If television shows can win awards for how long they’ve been on air, viewers should then earn awards for watching the whole time. It is actually amazing how many shows have been on for multiple decades. Sesame Street and General Hospital have been entertaining us on TV for half a century! Can you believe how good Big Bird still looks after all of these years? General Hospital is close to surpassing their 14,000 episode mark and about to be the longest-running drama of all time.
Just some good ol’ logistics: this list consists only of shows that are currently still on the air and shows that are based in the United States. No news (sports, entertainment, international/domestic) programming is included in the list. Daytime and nighttime talk shows are also not included, as they often change hosts and formatting entirely. However, credit is due to Meet the Press and CBS Evening News for both being on for almost 70 years now!
18. General Hospital
General Hospital is the longest-running American soap opera. The show began all the way back in the ‘60s, and like all soap operas, has had a revolving cast of characters. However, GH fans can always count on some form of drama to occur revolving around the lives of those living in Port Charles. The show first began by focusing beginning only on the hospital staff but later branched out. The show has changed formatting a bit, beginning as a 30-minute show, then testing out a 45-minute run, and has been 60 minutes since 1978. On soap operas, people always manage to come back from the dead.
17. Days of Our Lives
Shortly after General Hospital, Days of Our Lives popped up as some heavy competition. Days of Our Lives follows the hospital format as well, but the show began with a focus on a family of doctors. The show’s main focus was on two families, the Hortons and the Bradys. Since the show’s inception, like other soaps, many other families have been introduced. In 2017, the show hit over 13,000 episodes aired.
16. Sesame Street
“Can you tell me how to get, how to get to Sesame Street?” Did you know that Elmo wasn’t part of the original cast? The beloved red puppet wasn’t introduced onto the show until 1972, and even then he was just a nameless puppet. He didn’t become the Elmo we know and love until 1984. It’s amazing how he’s managed to stay young for so long! The show began as an educational children’s program, and even though formatting has changed, it remains the same at its core. The show has always touched on cultural issues and taught children using humor and compassion.
15. The Price is Right
Now, this show is an exception to the rule that kept daytime and nighttime programming off the air. It first began in the ‘50s but was scrapped after just one season. In 1972, the show came to be what we still love today. Bob Barker is the show’s longest-running host, beginning his role when the show re-aired in 1972 and retiring in 2007. The show’s format is fairly simple, while many elements have changed over time, but essentially, contestants are working against each other to guess the price of the items on display. The goal is to guess as close to the item’s cost (or on the dollar) but not go over that amount to win.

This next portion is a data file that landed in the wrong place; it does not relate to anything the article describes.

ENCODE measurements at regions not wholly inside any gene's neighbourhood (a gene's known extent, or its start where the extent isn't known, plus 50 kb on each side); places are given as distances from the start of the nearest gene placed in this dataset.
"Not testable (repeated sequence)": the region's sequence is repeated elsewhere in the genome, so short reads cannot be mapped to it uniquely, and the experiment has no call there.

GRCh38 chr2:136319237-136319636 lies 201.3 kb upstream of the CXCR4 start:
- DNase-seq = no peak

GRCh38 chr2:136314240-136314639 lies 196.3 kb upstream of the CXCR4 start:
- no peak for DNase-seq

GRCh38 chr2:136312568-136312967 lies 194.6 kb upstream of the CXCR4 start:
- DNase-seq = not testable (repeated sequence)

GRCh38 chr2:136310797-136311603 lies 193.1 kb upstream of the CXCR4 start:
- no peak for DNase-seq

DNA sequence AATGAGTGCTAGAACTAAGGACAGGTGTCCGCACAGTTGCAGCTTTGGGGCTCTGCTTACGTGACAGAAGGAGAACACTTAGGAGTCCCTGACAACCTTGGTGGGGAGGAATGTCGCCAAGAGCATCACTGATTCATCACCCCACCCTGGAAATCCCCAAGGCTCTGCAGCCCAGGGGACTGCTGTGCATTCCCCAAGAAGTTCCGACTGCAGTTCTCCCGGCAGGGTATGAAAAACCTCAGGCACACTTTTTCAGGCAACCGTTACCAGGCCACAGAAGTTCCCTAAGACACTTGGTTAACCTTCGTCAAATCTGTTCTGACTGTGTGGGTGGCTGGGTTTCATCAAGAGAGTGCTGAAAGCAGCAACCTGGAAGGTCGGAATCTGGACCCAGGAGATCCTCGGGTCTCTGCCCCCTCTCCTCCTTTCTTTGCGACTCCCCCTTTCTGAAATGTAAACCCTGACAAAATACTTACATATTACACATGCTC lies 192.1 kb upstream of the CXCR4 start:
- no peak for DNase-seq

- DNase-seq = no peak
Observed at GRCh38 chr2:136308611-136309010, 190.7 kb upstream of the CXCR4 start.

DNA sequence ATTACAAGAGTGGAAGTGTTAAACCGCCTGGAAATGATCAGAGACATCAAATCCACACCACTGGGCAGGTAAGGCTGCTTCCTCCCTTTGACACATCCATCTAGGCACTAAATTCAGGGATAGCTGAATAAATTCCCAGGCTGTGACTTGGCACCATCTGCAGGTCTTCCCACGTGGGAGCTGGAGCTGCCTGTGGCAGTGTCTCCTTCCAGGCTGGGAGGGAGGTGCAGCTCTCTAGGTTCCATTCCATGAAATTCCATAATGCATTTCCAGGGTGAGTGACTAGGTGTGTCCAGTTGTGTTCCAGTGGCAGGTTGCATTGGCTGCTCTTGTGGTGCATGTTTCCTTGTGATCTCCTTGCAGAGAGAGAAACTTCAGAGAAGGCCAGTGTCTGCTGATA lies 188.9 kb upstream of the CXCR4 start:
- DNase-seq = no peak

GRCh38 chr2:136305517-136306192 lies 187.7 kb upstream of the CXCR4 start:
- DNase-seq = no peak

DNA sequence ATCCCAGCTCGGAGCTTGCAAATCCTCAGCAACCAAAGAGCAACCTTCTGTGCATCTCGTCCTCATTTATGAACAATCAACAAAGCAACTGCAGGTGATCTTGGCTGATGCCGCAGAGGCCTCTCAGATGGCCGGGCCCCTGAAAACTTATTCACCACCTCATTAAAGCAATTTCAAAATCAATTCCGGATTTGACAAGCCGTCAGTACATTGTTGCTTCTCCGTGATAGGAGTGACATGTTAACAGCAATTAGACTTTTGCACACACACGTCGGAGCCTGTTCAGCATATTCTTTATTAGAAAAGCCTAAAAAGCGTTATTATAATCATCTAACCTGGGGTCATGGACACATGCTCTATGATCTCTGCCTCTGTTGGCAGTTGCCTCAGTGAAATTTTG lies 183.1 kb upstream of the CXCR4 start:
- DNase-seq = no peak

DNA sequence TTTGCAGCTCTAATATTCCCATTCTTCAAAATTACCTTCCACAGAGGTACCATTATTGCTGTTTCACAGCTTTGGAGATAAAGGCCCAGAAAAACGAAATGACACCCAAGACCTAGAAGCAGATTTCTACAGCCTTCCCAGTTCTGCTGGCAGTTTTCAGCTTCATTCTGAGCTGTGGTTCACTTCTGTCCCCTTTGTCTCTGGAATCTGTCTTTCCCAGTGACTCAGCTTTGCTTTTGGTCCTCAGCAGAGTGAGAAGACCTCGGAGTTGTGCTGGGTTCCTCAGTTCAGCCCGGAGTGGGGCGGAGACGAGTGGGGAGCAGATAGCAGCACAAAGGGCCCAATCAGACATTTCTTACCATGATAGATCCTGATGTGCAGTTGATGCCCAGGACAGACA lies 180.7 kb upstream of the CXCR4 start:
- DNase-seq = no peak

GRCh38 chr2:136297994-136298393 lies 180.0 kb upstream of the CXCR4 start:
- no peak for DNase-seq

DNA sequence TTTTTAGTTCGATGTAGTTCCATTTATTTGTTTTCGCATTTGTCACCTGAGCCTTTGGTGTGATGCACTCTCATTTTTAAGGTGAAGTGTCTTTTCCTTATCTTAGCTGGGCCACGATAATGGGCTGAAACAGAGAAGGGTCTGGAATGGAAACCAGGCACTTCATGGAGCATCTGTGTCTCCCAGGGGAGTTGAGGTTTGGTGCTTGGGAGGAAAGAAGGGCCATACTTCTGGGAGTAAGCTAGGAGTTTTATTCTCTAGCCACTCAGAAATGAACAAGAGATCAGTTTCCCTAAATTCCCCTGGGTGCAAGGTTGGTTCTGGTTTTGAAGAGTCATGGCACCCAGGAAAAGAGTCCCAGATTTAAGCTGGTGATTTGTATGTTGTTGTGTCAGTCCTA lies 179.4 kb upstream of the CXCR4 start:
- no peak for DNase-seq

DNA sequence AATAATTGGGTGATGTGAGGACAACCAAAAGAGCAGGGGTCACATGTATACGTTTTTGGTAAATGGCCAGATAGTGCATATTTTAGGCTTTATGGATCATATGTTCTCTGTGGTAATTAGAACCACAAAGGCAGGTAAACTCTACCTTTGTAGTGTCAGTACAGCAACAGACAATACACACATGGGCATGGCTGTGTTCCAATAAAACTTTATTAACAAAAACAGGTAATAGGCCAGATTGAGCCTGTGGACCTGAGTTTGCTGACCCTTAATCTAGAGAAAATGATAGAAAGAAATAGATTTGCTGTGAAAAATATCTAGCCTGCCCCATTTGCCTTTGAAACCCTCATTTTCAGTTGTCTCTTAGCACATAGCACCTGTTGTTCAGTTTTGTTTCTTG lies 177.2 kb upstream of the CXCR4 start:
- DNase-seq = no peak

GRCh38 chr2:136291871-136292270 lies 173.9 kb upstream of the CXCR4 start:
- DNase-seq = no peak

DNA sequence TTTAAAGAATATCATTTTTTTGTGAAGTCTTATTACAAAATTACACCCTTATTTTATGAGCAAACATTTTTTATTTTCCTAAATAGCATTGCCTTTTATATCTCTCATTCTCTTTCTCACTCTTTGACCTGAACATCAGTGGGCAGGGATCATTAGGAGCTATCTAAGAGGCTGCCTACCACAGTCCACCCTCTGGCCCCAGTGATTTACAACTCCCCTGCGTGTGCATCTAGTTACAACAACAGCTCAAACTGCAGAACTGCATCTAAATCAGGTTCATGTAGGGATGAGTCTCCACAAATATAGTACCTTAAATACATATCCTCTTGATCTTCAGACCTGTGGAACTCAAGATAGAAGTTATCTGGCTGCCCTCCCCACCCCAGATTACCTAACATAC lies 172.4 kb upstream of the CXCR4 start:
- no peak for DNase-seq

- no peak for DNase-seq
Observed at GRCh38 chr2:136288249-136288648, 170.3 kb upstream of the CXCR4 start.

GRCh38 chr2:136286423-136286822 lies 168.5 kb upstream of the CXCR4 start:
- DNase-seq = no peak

14. The Young and the Restless
The Young and the Restless was created to compete with other popular soap operas on the air. When it began, it focused on the wealthy Brooks family and the working class Fosters. A series of recasts and departures in the early ‘80s happened and all of the original characters, except Jill Foster and Katherine Chancellor, were written out. Other families like the Newmans and Winters were later written onto the show. Y & R has the longest-running feud in American soap opera history, between Jill and Katherine.
13. Saturday Night Live
SNL has an ever-changing cast of characters. That is part of the show’s charm. Every few years (and now, it is every year) new actors join the show to bring in new, fresh humor. The sketch comedy was created by Lorne Michaels in the ‘70s, and he stuck with the show for the most part (though he did leave briefly in the ‘80s). While the sketches are constantly changing due to the changing cast, one thing has maintained throughout the show’s entirety and that is the Weekend Update segment, which has been on the show since 1975.
12. Wheel of Fortune
Wheel of Fortune has been on for so long, you probably don’t remember a time when Pat Sajak wasn’t the host. Pat replaced host Chuck Woolery in 1981 and he’s kept the job ever since. The game show, where contestants spin a wheel to determine their prize and then solve puzzles is known for Pat Sajak and Vanna White. Vanna joined the show just a year after Pat in 1982 and they’ve been a perfect pair ever since! How many times do we think Pat’s said “you’ve won a brand new car” on this show?
Much like Pat Sajak being synonymous with wheel, host Alex Trebek is what Jeopardy! is best known for. Like many game shows, Jeopardy! had a short-lived run in the late ‘70s, but it wasn’t the show we know and love today. When the show became syndicated and began again in 1984, Alex was front and center as the host and he’s been asking contestants trivia questions ever since. The show requires a very broad sense of general knowledge about science, history, geography, art, and even pop culture!
10. The Simpsons